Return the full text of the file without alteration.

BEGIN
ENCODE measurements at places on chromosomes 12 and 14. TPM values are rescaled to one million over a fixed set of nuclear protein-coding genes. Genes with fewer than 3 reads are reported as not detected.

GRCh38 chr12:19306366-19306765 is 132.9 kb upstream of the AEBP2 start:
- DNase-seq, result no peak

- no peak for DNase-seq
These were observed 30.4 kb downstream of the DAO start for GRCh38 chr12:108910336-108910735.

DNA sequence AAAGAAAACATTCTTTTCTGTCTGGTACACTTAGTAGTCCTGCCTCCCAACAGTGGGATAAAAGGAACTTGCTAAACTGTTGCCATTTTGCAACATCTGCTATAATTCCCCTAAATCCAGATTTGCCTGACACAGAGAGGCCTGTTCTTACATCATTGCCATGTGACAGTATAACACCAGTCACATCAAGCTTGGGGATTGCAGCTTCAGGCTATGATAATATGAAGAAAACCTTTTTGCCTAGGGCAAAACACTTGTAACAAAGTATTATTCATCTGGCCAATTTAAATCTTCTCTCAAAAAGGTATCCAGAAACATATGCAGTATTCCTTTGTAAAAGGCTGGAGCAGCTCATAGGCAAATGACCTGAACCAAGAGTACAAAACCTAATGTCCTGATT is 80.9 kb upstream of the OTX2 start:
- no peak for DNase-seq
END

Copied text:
ENCODE measurements at places on chromosomes 12 and 14. TPM values are rescaled to one million over a fixed set of nuclear protein-coding genes. Genes with fewer than 3 reads are reported as not detected.

GRCh38 chr12:19306366-19306765 is 132.9 kb upstream of the AEBP2 start:
- DNase-seq, result no peak

- no peak for DNase-seq
These were observed 30.4 kb downstream of the DAO start for GRCh38 chr12:108910336-108910735.

DNA sequence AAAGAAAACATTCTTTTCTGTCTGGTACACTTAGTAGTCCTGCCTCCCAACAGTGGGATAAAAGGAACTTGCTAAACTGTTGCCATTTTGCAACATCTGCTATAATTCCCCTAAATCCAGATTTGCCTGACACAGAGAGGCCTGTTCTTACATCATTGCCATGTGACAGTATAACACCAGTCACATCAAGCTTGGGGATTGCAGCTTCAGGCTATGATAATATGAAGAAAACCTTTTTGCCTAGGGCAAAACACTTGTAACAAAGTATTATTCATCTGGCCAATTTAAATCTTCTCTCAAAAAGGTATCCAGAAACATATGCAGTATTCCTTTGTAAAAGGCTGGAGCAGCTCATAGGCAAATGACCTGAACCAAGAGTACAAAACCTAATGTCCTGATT is 80.9 kb upstream of the OTX2 start:
- no peak for DNase-seq